The Magnetic Fields' "69 Love Songs." The group, alternately calling
themselves the Amazing Merritt Singers or the Brill Building Flingers,
were essentially a trio, but with several guest musicians sitting in
on different songs. They were very charming with excellent stage
banter, especially the keyboard player, dressed in in stylish drag,
who gave some songs hilarious rambling introductions during the
occasionally long waits when retrieving drunken guest musicians or
recruiting singers. Many of the songs were performed karaoke style by
members of the audience (some with rehearsal, some without) and those
were some of the best performances. I don't normally expect quality
singing from the peanut gallery, but there was something really
marvelous about big fans performing their favorite Stephin Merritt
songs. We stayed for the for the first third, then left to hit the
triple birthday party of some librarian friends nearby, where the
excellent times continued.
The next day, I celebrated Chinese New Year with leftovers from New
Noodle Heaven, then got to work on Valentine's Day dinner. First up
was a big carrot cake with cream cheese icing. The frosting was so
delicious that it was positively painful not to steal a slice before
dinner. K. joined me in the kitchen to help prepare our traditional
Valentine's Day crabcakes, which were delightful as always, although I
had a little trouble focusing on them because I knew the carrot cake
was waiting in the wings. I probably should have just dropped my
normal rule against eating dessert before dinner. Fortunately, we'll
have the opportunity to repeat the meal with leftovers tonight.
With dinner, we watched the movie The Mysteries of Pittsburgh. SPOILERS FOLLOW.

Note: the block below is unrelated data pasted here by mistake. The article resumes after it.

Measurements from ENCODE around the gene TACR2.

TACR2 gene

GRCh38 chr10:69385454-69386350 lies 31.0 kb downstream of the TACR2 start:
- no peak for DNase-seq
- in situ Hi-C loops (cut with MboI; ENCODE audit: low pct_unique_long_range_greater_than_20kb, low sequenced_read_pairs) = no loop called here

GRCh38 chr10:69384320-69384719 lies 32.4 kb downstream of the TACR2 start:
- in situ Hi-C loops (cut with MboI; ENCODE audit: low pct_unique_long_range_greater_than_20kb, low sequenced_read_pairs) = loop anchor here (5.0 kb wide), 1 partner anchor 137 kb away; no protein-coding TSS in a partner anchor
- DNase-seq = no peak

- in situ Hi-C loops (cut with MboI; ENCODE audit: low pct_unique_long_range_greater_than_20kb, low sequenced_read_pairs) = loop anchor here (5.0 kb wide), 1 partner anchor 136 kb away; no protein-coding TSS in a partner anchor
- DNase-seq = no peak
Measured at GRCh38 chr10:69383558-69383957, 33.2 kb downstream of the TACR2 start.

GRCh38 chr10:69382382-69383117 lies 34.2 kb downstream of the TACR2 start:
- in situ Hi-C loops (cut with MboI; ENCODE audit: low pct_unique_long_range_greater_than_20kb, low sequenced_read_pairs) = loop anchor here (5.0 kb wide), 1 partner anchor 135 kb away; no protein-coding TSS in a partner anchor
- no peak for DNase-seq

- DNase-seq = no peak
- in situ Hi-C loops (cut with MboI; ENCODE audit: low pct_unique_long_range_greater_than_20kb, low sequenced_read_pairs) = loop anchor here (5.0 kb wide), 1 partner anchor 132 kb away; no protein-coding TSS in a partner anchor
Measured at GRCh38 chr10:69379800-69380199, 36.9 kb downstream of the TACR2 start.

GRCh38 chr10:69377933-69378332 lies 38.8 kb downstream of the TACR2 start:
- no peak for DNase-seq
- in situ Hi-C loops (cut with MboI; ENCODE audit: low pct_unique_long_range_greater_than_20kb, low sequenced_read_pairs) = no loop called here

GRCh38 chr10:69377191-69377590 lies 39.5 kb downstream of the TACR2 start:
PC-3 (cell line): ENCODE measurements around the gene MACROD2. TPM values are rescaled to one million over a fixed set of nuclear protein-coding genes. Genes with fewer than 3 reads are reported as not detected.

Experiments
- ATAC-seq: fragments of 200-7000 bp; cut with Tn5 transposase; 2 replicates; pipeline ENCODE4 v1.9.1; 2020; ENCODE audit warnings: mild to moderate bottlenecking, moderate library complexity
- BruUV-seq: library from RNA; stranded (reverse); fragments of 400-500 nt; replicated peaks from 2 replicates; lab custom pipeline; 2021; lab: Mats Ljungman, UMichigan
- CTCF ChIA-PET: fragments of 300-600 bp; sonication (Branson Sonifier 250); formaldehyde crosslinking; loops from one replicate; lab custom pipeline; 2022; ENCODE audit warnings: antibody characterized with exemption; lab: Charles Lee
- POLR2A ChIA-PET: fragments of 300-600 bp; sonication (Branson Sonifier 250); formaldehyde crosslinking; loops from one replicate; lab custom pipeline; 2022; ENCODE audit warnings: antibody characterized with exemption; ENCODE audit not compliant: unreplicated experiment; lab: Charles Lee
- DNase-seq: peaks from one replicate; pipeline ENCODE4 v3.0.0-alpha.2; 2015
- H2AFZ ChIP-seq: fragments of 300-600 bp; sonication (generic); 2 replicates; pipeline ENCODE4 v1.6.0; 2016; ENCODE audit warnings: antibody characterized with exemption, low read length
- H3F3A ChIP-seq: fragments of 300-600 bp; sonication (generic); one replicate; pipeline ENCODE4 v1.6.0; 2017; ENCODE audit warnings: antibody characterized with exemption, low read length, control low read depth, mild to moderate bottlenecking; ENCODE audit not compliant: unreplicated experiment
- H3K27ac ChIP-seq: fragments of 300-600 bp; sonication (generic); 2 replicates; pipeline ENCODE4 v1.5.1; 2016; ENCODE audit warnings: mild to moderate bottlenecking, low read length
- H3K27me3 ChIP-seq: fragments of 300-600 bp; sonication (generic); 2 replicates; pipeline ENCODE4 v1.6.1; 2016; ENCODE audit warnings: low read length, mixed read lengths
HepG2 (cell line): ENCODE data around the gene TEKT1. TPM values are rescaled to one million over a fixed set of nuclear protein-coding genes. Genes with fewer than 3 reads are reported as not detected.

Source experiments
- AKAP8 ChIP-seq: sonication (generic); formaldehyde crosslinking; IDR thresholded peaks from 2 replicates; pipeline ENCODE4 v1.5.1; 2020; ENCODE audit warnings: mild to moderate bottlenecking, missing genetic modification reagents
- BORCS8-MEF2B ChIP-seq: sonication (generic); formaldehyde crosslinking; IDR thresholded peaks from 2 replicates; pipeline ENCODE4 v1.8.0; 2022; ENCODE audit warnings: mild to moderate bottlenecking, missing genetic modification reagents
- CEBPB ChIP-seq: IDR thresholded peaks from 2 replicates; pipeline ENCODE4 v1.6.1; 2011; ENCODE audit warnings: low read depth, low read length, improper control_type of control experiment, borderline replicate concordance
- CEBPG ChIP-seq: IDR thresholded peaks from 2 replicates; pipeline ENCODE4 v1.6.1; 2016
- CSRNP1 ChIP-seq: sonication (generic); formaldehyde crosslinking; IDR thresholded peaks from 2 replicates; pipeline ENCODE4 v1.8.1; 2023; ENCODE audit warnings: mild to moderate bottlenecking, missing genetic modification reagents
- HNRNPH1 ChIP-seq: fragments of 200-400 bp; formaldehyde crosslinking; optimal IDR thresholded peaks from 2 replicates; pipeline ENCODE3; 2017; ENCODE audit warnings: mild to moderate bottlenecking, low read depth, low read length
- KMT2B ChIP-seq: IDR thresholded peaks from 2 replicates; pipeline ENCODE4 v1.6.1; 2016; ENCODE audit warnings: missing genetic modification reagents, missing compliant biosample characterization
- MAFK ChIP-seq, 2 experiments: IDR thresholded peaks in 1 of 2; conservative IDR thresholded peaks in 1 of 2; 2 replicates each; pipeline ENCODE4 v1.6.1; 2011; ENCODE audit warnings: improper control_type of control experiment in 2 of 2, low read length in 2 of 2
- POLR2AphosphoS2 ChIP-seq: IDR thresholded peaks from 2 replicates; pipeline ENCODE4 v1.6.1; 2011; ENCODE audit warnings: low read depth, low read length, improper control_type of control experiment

As a big Michael Chabon fan, I was shocked when I found out this movie
had made it to DVD without my noticing. I gather it made a modest
debut on the film festival circuit, but never found a distributor, and
it's not hard to see why. In the novel, the main character primarily
exists through his first person narration, so even with a voiceover,
it would have taken an excellent actor to breathe life into it.
Sadly, Jon Foster (from the sitcom Accidentally on Purpose) wasn't
able to do it. Far more damaging was the fact the filmmakers changed
it from a coming out story to a limp three-way love triangle. Art's
gay love interest was dropped from the story, so Cleveland (played
very well by Peter Saarsgaard) was turned bisexual and Jane (played
somewhat weakly by Sienna Miller) was expanded to full-on love
interest. And with the extra time they gained from dropping most of
gay storyline, they decided to inflate the role of Art's gangster
father, which was a silly, mildly diverting subplot at best in the
novel, and not worthy of the attention the film gave it. Maybe I'm
just too attached to the book, but I feel like the movie ruined the
story completely. I should have just rented Wonder Boys, with it's
terrible miscasting of Michael Douglass, instead. At least Curtis
Hanson stayed fairly true to the source material.
And then I got into work this morning to find that my work is now
irritatingly blocking both Livejournal and Facebook, so I'm posting
this remotely and blindly. Grrrr....